After a car attack sent dozens of counter-protesters to the hospital, two funds were established to help with the victims’ medical bills and living expenses. Now, however, one of those is out of money and the second may be shutting down at the end of this year.
Star Peterson had good health insurance when she was hit by a car that fractured her spine in two places, broke a rib and both of her legs. She needed five surgeries and still requires physical therapy. Others, she says, were not so lucky.
“One of our survivors, Tay Washington, cannot afford spinal surgery, and it’s tens of thousands of dollars,” she says. “Washington is a single parent who hasn’t been able to work since the attack.”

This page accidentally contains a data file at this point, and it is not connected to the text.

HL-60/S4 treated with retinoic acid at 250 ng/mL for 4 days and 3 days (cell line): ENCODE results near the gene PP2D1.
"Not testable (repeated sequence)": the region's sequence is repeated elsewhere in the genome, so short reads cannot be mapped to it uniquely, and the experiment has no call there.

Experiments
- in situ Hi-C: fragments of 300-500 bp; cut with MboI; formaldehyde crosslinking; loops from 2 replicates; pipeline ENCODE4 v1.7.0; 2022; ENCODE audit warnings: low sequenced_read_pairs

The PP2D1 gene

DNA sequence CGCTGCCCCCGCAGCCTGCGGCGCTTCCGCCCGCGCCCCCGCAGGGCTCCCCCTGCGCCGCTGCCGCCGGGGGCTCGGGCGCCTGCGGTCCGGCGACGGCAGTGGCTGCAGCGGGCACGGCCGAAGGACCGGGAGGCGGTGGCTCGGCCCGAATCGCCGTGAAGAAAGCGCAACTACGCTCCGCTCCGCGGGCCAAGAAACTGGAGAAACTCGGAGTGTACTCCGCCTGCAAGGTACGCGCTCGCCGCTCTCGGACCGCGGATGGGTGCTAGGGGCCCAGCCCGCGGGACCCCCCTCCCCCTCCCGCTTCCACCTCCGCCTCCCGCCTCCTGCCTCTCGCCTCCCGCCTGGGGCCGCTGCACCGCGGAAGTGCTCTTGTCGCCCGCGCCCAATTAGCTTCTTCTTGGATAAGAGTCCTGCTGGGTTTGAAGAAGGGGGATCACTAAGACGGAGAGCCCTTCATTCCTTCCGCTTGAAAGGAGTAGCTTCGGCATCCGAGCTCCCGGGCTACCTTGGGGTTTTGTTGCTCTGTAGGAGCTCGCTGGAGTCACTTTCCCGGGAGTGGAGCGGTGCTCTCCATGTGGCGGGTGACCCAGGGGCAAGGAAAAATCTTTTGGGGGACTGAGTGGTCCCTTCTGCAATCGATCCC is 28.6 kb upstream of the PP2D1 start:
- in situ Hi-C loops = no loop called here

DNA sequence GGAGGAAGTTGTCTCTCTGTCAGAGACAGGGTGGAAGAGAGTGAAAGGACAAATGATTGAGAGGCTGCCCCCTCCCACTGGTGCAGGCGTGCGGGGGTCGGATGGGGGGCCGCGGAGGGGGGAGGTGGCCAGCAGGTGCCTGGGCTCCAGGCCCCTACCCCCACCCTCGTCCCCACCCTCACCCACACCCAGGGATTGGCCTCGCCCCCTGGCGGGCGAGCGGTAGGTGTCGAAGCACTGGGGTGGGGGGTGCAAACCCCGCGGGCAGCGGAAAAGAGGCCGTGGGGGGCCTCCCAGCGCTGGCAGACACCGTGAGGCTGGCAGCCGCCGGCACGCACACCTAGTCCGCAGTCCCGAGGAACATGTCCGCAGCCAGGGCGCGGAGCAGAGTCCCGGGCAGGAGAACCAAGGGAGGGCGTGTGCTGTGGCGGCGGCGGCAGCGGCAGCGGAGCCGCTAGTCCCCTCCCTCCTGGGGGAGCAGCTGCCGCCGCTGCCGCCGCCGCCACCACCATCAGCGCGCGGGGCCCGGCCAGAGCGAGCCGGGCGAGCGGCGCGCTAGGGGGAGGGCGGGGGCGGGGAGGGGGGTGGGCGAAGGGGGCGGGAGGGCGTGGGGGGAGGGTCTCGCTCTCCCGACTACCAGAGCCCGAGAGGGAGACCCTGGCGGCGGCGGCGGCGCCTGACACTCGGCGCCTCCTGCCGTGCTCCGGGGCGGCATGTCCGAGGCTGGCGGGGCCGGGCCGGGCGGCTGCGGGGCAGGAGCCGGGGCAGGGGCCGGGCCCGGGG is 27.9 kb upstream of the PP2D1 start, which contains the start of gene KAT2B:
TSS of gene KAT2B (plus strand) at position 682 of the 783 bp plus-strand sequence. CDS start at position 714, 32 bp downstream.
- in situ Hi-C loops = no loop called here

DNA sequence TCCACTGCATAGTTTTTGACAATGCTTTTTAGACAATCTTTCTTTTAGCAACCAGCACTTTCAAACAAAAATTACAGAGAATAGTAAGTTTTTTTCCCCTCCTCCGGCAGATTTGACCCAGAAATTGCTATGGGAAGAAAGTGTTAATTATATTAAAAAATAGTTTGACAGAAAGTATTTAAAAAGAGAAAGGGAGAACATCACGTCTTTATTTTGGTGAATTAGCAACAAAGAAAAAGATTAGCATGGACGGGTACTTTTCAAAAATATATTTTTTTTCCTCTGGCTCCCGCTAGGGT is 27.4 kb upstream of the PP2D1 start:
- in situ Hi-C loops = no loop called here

The University of Virginia’s medical center paid many of the victims’ bills, but Peterson says that fund is out of money, and a second one – established to pay living expenses for those who couldn’t work – will soon be gone.
“They’re still supporting four of us, myself included, who can’t return to work yet because of our physical injuries,” she explains. “They pay our rent, utility bills. They pay our phone bills. They give us gift cards for groceries. Last I was told they can only keep helping us through the end of the year, because they don’t have enough money.”
She hopes the public will pitch-in again, and former Governor Terry McAuliffe, who has written a book about the attack, says he'll give a third of the proceeds to the Heal Charlottesville Fund with the rest going to the State Police and Heather Heyer Foundations.
For more information on the Heal Charlottesville Fund go to: https://www.cacfonline.org/heal_charlottesville